Certain objects have gone different routes. Having had the honor of figuring in the exhibit “The Hidden Treasures of the Cairo Museum” at the turn of the millennium, they returned to Saqqara, where they are prominently displayed in the Imhotep Museum (northwest room, right-hand case). But other objects have had a different fate. Considering their often exceptional character—and, more generally, their beauty—a certain number of them were chosen to be displayed in the new museums of Egypt. Thus, for several years now, the canopic vases of Taweret, ‘Aper-El’s wife, as well as the stone pots and dishes also discovered in the vault, have been kept and displayed in the museum of the Great Library of Alexandria. But Taweret, after having smelled the salty sea air, returned to Memphis and, more precisely, to Saqqara. Finally, the objects from this outstanding funerary treasure will probably enter the new Grand Egyptian Museum built in the Pyramids area, a grandiose edifice and institution that is planned for 2017 or 2018.


© Hypogées (A. Zivie/MAFB)
Objects of 'Aper-El's tomb
(Bub. I.1) in the Imhotep Museum at Saqqara
© Hypogées (J. Grapin/MAFB)

Outer coffin of the lady Tauret,
wife of 'Aper-El
© Hypogées (P. Chapuis/MAFB)

Wooden head with painted stucco, once used as a support for a wig, from 'Aper-El's tomb (Bub. I.1)
© Hypogées (A. Zivie/MAFB)
Glass inlays of the inner coffin of Huy, son of 'Aper-El, representing the goddess Nut
© Hypogées (P. Chapuis/MAFB)

Molecular identification of painting matters using infrared spectroscopy

Extract from a report of 2006 about the multidisciplinary work led in the tomb of Tuthmus (Bub. I.19), also called “the tomb of the artists”, by Paul Dumas, Philippe Walter and Alain Zivie (all of CNRS).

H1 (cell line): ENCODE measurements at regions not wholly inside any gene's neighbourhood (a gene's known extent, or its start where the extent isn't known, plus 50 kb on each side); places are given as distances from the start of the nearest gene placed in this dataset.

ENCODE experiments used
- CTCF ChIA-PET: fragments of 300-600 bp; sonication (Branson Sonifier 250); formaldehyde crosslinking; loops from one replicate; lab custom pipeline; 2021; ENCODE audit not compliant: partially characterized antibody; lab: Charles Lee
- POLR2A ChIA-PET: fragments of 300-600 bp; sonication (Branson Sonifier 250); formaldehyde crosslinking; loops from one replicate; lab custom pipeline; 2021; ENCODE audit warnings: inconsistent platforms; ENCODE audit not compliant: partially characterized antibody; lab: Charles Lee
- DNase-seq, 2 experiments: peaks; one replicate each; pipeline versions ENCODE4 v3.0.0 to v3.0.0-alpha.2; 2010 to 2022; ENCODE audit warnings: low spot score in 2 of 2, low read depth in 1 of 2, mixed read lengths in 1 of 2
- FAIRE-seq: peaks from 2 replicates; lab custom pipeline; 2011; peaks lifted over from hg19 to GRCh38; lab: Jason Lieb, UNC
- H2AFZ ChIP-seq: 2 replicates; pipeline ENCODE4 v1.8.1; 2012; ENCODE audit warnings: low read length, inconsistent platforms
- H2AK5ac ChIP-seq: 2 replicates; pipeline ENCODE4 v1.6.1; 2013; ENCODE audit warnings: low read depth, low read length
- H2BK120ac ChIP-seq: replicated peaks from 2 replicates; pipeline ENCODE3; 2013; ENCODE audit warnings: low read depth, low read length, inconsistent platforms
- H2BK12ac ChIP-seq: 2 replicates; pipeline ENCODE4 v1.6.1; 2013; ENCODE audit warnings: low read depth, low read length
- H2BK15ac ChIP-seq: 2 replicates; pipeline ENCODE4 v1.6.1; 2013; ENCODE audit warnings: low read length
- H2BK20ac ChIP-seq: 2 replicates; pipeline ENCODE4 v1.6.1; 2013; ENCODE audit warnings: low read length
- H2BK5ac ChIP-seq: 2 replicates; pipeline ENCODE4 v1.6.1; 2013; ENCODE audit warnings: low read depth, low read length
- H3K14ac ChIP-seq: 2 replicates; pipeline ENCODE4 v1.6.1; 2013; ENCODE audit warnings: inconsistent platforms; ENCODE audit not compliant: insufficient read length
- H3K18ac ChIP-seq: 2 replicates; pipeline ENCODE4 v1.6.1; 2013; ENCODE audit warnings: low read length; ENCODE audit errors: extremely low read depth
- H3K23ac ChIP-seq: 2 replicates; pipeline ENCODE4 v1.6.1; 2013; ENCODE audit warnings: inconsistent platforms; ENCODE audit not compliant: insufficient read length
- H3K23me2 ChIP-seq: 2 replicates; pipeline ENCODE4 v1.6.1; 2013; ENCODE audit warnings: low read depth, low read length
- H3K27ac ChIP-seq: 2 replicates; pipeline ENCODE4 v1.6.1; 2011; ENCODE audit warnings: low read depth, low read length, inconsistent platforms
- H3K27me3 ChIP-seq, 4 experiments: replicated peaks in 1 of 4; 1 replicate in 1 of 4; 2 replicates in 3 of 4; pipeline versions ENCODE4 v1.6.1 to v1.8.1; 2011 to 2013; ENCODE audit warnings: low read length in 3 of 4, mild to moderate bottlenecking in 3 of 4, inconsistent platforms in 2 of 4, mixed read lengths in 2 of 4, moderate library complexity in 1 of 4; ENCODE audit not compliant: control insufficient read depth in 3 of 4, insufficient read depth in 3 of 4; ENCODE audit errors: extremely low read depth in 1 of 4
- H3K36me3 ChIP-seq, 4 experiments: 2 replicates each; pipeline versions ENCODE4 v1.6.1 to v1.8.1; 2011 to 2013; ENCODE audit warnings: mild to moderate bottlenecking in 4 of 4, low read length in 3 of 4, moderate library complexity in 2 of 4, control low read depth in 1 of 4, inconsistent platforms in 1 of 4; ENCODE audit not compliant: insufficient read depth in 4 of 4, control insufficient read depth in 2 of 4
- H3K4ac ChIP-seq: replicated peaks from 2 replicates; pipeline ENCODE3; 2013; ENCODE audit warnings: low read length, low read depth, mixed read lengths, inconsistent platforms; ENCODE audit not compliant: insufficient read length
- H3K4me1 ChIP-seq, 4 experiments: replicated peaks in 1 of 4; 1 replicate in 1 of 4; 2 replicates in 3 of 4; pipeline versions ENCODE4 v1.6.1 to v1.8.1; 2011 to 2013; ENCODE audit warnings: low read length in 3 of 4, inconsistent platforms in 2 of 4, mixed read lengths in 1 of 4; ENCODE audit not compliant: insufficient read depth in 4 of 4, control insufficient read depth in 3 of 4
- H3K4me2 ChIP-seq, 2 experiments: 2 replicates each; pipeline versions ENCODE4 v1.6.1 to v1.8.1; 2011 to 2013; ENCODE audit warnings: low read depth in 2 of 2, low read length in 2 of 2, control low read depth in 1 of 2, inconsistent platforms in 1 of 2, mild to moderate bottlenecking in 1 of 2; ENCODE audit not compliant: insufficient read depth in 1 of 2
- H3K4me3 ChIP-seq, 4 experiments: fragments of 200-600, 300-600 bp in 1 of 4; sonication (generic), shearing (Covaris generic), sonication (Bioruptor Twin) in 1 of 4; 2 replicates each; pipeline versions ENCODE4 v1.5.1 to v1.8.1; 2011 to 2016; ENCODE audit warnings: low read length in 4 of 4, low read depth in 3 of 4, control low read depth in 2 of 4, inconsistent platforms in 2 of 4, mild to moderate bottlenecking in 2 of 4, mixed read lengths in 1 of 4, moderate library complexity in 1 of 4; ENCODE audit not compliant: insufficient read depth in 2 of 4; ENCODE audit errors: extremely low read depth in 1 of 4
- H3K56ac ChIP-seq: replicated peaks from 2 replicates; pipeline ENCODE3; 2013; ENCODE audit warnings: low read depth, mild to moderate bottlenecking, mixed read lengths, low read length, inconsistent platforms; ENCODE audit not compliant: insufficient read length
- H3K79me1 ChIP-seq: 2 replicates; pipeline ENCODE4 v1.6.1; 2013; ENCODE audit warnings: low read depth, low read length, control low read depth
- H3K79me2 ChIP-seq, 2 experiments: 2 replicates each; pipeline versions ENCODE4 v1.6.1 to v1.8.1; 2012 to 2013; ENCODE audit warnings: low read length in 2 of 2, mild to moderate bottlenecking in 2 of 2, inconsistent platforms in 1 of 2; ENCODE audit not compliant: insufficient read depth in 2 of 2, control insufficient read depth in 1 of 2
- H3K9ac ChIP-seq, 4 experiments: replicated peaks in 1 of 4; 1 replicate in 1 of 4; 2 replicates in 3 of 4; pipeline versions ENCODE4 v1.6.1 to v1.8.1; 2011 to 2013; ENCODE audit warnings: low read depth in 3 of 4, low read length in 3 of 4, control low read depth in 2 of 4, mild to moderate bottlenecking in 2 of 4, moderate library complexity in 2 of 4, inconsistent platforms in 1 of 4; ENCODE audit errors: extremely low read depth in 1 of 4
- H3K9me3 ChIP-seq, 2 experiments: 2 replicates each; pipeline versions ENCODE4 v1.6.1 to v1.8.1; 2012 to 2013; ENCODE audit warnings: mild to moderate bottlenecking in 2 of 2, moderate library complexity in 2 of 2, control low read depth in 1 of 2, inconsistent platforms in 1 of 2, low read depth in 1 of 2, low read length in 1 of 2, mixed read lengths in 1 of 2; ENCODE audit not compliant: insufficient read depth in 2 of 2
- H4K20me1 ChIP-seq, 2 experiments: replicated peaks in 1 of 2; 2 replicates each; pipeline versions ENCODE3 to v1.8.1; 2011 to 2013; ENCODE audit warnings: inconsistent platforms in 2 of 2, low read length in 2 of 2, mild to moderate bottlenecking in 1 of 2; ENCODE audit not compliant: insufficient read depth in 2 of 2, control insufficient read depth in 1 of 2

The analyses of the elements that compose wall paintings provide a strong indication for the origin of the raw materials , the technology  used by the painters and their state of preservation, such as plasters, pigments and binders. In this context, since 1998 , we measured the X-ray fluorescence emission of the materials inside the tombs, in order to identify in-situ the pigments and the plasters. During this mission, we aimed at strengthening the initial hypothesis of the nature of the pigments and shedding new light on the binders in the tomb I.19 (tomb of Tuthmes, also called “tomb of the artists”).

To confirm the initial results, molecular information has been achieved using Fourier Transform Infrared Spectroscopy (FTIR) with a Nicolet Avatar 360 spectrometer, equipped with an ATR ( Attenuated Total Reflection) accessory. This analytical technique allows the identification of chemical bonds in organic matter and then the identification of the binders. This approach is also strongly necessary for the conservation studies and the restoration of the tombs. This is the first time ever, to our knowledge, that such equipment has been used in the archaeological field.




> Discover the Infrared spectroscopy


Ph. Walter, A. Zivie et P. Dumas
© Hypogées